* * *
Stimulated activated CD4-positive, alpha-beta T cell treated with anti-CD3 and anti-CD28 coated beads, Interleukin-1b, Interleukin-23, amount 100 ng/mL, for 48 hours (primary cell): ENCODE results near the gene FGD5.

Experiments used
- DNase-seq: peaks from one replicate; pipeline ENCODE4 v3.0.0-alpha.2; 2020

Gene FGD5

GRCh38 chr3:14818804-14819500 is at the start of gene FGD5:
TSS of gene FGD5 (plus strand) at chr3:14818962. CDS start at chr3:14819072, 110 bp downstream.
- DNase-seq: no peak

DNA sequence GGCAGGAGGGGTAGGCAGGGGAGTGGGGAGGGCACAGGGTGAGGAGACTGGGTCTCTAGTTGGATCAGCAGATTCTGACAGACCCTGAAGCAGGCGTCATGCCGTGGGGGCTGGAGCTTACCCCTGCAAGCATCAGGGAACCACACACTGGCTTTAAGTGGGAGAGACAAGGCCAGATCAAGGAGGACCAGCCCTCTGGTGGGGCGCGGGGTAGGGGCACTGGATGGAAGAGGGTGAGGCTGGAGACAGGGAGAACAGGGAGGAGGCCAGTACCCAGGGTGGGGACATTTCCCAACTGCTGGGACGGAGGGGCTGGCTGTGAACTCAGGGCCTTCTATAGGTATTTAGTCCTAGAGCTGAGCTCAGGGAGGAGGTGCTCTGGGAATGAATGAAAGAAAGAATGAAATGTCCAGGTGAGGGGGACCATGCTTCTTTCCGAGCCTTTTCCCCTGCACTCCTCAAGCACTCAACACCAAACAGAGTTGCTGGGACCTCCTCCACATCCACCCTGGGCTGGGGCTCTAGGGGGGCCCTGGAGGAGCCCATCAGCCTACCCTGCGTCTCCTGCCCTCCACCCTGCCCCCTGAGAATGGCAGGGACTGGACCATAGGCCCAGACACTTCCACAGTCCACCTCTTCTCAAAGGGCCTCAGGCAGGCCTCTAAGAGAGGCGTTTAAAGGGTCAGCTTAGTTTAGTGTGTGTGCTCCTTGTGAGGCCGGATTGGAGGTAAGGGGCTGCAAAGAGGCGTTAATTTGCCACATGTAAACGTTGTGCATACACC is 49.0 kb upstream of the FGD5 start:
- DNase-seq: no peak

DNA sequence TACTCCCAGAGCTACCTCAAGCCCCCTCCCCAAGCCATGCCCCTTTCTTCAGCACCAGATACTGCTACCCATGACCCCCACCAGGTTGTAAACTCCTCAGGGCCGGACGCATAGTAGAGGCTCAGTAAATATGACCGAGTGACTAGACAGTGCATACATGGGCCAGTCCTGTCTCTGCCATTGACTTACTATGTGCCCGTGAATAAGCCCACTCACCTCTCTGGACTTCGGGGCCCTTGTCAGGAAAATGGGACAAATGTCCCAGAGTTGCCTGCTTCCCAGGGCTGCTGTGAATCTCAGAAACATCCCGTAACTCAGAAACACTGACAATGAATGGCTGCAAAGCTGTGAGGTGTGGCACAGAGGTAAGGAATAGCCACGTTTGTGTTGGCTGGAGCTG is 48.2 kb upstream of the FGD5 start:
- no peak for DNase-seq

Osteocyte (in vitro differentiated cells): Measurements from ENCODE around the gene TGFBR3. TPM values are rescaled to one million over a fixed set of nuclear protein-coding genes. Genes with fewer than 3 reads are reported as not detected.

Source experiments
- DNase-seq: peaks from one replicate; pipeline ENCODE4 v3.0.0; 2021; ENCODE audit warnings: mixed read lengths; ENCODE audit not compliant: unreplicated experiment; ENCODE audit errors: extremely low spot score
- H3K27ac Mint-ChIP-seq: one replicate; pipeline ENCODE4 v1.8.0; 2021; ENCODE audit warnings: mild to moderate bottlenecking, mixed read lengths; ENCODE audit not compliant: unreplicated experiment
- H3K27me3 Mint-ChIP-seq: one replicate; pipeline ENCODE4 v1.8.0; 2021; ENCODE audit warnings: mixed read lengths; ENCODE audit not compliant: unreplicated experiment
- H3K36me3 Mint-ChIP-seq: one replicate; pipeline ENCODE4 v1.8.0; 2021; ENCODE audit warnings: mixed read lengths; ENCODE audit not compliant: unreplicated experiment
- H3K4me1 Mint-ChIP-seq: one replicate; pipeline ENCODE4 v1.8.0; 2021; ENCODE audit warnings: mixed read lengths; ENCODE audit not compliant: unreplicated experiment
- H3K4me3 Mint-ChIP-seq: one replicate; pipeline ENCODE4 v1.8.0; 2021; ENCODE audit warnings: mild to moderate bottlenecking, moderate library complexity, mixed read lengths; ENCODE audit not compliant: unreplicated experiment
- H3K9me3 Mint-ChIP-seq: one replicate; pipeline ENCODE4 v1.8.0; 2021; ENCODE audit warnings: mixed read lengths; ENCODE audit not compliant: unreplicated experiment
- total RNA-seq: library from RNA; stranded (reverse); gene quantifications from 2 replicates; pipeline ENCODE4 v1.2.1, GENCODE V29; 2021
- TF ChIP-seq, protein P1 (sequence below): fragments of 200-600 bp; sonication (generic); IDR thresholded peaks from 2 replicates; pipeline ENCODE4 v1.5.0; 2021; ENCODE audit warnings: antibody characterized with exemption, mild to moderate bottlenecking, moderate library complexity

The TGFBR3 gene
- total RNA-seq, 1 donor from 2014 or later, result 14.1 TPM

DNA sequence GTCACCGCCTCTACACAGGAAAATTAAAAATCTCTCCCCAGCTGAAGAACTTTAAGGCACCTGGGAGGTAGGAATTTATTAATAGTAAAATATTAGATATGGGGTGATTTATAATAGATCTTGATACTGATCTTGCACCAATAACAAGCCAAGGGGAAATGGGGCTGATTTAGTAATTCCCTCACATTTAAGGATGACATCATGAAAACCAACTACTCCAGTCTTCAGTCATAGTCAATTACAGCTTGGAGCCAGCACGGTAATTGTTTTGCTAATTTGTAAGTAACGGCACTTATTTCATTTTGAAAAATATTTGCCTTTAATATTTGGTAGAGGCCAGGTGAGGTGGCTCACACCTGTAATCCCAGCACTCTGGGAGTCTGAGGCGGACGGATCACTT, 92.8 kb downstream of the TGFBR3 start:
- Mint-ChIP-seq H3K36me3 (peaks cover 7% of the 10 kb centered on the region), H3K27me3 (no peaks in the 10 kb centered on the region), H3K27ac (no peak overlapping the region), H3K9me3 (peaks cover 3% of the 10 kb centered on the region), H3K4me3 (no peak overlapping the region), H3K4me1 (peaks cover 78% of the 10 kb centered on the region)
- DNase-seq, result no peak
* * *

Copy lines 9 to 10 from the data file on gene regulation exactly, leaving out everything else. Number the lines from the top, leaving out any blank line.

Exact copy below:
- DNase-seq: no peak

DNA sequence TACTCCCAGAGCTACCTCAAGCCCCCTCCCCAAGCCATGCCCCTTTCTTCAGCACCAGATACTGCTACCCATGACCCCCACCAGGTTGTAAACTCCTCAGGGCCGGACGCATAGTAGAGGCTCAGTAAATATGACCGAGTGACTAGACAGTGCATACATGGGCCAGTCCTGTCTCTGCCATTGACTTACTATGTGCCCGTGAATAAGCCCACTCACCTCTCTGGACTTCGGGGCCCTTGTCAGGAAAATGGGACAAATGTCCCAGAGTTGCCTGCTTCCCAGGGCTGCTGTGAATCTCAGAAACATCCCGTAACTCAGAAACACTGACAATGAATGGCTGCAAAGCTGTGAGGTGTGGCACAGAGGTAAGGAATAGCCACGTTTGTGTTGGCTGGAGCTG is 48.2 kb upstream of the FGD5 start: